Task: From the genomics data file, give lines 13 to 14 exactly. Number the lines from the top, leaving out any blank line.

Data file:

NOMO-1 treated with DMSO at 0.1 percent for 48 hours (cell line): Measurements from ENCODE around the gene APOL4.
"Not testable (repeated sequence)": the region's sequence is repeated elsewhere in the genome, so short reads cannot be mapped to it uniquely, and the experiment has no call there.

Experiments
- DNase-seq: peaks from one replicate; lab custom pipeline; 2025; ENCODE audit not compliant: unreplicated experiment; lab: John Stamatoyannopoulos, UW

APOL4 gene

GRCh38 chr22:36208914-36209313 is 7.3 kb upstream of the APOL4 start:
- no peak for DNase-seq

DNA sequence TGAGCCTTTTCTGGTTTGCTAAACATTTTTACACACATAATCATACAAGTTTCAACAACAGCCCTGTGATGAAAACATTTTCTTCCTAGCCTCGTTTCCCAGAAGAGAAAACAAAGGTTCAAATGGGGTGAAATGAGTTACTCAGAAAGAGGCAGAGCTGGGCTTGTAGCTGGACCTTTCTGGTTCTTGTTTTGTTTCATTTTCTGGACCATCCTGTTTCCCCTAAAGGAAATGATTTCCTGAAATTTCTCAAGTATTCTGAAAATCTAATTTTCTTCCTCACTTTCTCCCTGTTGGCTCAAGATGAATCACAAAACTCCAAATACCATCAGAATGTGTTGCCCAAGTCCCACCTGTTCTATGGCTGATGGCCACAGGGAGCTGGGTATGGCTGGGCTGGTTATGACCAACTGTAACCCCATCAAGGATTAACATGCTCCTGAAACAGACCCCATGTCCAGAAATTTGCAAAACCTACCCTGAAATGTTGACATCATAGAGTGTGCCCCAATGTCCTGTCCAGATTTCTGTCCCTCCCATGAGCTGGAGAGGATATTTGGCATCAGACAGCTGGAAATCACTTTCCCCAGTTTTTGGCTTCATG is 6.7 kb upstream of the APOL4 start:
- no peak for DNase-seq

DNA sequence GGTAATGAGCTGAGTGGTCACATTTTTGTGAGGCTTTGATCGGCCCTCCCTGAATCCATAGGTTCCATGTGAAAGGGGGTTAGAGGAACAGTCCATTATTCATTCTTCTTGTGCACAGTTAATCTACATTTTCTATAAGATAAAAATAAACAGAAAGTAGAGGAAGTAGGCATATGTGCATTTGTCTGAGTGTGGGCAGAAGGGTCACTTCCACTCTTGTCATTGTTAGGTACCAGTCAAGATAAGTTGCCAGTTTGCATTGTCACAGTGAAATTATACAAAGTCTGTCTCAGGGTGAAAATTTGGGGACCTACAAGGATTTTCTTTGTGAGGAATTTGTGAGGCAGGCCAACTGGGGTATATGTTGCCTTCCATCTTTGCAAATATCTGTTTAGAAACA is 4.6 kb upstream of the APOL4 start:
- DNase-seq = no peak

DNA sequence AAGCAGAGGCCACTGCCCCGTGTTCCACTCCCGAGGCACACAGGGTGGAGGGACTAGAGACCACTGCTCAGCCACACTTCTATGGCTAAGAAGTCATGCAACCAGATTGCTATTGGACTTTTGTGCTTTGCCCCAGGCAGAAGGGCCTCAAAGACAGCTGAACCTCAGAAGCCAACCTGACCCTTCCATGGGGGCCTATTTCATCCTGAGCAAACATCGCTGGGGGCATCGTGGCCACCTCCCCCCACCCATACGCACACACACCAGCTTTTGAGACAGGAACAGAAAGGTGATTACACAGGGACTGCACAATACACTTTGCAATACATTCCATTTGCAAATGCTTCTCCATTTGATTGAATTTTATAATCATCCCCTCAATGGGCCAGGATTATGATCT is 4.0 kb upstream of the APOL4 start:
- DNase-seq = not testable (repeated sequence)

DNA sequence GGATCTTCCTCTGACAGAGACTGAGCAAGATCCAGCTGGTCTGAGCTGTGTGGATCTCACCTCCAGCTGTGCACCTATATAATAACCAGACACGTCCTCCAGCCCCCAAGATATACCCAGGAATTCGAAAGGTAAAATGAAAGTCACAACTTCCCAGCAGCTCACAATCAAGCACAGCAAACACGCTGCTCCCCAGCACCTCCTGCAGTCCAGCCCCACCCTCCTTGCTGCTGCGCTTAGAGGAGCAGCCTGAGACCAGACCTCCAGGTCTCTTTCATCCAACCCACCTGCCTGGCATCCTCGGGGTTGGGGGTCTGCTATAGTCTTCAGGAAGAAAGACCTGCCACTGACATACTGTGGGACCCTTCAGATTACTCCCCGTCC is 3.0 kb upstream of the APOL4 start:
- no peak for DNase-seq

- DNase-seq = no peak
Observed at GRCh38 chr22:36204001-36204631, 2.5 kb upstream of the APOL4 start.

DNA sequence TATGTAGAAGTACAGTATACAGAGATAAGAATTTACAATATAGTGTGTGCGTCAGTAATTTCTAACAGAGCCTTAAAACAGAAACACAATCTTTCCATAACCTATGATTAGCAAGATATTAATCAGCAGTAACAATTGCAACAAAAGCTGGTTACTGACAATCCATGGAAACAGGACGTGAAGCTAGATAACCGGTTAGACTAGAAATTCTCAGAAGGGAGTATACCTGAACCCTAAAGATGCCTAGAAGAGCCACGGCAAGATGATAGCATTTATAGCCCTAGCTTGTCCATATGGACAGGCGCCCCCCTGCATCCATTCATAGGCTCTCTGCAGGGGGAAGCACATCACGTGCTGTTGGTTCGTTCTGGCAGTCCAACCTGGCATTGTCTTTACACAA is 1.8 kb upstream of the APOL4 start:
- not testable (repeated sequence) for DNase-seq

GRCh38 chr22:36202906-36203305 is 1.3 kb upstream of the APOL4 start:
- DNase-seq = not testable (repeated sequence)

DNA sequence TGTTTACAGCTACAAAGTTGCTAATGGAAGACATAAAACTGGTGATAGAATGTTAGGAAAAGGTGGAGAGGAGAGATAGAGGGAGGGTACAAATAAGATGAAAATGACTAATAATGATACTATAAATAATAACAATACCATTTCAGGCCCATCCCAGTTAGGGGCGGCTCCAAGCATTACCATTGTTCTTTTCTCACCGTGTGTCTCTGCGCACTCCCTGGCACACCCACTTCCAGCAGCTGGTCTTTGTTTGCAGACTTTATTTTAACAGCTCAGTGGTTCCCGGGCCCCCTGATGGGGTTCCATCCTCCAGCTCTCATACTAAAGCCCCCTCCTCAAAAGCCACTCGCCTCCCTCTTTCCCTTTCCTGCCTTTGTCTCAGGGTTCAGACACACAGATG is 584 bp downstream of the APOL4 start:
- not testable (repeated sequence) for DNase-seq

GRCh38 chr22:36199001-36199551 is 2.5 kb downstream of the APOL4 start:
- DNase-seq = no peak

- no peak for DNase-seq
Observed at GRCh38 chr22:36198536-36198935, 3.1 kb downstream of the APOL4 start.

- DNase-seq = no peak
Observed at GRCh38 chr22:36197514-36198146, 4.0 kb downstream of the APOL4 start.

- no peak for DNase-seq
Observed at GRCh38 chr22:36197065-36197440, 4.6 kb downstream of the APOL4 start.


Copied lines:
- DNase-seq = not testable (repeated sequence)

DNA sequence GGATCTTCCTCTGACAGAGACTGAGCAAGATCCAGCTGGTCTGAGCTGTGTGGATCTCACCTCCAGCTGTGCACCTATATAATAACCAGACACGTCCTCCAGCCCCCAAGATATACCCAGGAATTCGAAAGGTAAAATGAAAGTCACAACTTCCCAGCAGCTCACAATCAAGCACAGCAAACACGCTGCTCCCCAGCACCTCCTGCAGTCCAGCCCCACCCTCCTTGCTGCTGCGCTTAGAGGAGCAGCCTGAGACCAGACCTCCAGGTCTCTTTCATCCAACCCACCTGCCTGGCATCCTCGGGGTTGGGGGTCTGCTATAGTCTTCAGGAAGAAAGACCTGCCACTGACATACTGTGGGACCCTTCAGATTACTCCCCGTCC is 3.0 kb upstream of the APOL4 start: